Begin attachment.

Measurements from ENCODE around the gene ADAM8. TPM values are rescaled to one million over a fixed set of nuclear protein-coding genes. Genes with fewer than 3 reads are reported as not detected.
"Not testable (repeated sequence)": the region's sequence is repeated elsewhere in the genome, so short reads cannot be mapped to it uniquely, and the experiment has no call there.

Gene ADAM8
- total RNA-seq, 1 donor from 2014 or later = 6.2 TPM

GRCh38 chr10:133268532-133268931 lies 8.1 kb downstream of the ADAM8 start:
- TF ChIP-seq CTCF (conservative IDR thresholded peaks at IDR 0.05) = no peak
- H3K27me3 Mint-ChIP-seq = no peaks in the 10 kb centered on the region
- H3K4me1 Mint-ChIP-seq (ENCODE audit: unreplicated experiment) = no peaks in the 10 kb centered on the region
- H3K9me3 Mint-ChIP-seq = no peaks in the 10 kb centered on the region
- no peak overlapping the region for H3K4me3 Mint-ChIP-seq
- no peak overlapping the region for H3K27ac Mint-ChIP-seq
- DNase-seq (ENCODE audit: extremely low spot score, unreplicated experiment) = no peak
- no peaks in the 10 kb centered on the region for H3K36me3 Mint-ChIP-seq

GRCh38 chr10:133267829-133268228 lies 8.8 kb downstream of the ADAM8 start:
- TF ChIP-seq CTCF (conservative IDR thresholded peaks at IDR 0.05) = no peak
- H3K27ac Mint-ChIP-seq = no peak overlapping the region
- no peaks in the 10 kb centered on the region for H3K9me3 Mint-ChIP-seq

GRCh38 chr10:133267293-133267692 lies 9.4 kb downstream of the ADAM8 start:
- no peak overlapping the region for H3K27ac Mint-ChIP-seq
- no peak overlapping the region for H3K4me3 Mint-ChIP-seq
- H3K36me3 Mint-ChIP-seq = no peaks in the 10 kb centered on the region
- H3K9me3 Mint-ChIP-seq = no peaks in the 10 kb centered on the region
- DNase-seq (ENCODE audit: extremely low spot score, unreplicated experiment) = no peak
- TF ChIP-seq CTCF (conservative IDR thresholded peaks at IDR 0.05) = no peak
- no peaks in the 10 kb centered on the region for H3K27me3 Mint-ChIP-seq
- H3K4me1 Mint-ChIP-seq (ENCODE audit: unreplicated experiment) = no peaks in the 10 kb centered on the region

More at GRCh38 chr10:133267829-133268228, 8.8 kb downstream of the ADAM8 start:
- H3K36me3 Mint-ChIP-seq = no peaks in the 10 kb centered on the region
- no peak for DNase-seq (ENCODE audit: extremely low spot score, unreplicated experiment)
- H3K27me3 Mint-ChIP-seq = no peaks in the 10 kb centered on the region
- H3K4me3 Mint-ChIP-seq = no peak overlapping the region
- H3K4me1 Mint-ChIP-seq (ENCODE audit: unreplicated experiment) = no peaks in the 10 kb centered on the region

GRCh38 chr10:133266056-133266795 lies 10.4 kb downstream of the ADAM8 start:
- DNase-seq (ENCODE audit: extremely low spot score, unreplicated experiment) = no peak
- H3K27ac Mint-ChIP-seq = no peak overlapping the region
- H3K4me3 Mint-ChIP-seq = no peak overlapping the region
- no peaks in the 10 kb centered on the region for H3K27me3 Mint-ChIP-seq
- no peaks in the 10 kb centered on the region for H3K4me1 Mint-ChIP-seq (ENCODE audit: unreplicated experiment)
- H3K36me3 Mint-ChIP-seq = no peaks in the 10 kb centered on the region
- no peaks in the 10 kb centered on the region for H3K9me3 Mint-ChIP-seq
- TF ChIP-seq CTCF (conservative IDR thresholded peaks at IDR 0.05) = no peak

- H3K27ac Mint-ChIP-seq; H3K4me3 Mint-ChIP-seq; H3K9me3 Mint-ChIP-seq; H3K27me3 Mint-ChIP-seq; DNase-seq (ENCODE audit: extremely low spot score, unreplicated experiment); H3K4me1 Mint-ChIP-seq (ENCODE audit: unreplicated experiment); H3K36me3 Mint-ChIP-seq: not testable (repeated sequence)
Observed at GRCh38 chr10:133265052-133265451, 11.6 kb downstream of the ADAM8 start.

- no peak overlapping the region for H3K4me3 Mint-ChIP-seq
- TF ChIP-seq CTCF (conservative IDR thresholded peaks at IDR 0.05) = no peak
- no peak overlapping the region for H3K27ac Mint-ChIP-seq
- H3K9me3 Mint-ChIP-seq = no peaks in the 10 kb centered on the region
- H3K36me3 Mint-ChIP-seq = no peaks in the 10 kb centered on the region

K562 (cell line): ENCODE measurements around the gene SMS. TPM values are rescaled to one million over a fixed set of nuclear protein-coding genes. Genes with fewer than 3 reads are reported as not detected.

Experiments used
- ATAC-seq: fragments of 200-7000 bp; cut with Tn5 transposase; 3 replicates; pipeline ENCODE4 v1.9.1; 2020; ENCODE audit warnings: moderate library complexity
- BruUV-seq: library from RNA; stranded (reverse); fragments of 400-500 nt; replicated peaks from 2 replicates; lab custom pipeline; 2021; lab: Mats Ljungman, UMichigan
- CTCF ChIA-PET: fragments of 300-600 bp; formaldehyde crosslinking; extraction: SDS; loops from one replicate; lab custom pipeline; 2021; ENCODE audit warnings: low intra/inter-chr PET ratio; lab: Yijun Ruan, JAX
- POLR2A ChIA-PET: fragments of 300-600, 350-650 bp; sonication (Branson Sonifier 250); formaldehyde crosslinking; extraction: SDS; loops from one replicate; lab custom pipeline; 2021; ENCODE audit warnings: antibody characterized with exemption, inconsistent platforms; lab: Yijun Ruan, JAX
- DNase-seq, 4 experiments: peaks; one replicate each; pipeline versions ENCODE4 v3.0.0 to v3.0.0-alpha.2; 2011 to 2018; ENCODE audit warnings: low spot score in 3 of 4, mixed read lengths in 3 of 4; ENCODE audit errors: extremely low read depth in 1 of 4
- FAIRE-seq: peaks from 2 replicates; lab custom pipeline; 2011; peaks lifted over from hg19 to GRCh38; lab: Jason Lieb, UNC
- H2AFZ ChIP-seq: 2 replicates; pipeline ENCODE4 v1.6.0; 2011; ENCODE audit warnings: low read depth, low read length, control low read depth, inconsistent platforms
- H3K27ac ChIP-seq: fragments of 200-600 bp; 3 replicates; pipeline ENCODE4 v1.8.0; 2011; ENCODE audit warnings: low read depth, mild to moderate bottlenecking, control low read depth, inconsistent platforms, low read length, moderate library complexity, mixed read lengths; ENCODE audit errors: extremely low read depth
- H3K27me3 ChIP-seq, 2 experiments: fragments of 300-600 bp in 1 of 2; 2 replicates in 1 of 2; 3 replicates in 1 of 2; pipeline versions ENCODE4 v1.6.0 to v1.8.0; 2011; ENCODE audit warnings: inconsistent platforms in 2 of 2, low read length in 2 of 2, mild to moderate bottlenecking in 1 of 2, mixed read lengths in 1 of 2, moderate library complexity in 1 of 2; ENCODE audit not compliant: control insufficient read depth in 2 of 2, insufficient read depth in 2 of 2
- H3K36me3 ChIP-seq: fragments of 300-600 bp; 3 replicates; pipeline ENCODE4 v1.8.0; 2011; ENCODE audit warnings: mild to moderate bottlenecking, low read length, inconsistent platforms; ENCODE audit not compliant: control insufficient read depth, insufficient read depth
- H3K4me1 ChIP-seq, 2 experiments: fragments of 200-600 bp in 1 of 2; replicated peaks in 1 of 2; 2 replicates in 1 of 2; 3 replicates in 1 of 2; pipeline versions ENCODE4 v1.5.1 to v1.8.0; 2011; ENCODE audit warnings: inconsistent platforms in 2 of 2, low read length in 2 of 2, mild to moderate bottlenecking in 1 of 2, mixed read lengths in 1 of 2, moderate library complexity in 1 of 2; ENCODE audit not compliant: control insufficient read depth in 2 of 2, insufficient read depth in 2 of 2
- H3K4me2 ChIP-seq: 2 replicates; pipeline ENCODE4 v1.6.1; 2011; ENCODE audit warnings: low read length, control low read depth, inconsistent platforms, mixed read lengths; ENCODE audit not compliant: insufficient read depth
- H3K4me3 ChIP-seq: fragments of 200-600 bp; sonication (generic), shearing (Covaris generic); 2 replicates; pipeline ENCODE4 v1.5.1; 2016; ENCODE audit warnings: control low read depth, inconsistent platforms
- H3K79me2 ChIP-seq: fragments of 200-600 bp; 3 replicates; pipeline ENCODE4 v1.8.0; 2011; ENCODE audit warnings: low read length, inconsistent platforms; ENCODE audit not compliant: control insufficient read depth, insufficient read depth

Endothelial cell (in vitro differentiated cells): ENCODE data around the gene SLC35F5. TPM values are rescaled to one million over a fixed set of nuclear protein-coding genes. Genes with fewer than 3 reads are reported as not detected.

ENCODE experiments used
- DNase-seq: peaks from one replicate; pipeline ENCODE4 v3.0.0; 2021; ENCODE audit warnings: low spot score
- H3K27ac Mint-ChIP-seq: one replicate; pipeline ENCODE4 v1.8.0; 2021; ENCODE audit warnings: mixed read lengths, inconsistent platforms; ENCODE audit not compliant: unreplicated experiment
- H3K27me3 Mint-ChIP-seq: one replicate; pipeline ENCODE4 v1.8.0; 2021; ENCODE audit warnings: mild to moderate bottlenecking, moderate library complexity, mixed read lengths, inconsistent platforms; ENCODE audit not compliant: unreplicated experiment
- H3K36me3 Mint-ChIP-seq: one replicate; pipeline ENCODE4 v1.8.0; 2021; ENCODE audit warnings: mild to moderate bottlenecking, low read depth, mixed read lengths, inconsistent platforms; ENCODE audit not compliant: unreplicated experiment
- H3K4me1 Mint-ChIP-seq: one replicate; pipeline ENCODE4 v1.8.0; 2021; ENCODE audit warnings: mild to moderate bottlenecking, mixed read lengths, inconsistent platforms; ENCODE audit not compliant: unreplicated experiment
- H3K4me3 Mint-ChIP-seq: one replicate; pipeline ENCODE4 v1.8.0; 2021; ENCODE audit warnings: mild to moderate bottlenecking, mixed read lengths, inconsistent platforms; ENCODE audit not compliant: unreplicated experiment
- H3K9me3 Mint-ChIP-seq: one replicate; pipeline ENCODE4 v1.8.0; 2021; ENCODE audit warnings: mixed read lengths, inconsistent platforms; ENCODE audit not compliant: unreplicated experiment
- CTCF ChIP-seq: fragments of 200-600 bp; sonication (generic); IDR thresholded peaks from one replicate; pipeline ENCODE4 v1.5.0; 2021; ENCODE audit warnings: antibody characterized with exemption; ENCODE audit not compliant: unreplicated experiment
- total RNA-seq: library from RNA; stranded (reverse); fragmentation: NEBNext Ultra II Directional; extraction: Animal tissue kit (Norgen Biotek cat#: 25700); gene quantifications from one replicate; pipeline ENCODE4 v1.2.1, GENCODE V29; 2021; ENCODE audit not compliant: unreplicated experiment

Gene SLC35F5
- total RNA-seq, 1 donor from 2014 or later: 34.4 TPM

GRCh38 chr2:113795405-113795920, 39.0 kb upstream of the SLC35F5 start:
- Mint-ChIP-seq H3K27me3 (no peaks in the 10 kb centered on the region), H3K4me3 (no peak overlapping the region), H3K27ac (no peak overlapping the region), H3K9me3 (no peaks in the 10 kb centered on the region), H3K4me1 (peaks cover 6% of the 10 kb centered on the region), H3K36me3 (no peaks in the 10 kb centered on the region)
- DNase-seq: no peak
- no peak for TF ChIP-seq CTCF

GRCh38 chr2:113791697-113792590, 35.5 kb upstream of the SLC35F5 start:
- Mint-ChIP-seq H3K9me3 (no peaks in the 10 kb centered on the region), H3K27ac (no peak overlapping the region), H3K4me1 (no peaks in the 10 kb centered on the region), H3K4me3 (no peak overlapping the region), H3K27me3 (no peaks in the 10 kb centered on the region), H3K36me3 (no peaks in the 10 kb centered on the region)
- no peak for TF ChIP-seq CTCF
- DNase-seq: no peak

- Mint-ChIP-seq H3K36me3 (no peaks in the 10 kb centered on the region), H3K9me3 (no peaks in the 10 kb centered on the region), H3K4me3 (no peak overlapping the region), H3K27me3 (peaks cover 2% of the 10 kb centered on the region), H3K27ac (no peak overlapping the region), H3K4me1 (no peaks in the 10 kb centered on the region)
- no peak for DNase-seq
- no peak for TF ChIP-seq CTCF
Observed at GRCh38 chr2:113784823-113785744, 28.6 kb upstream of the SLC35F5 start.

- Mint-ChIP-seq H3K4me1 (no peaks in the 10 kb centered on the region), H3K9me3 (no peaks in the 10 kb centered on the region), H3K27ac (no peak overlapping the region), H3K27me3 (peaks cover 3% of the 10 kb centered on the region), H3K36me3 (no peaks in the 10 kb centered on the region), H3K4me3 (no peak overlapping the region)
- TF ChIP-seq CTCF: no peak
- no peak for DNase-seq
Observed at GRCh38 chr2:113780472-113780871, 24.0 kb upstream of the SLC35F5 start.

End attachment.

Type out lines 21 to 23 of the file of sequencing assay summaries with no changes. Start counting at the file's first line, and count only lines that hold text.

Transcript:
- H3K36me3 Mint-ChIP-seq = no peaks in the 10 kb centered on the region
- H3K9me3 Mint-ChIP-seq = no peaks in the 10 kb centered on the region
- DNase-seq (ENCODE audit: extremely low spot score, unreplicated experiment) = no peak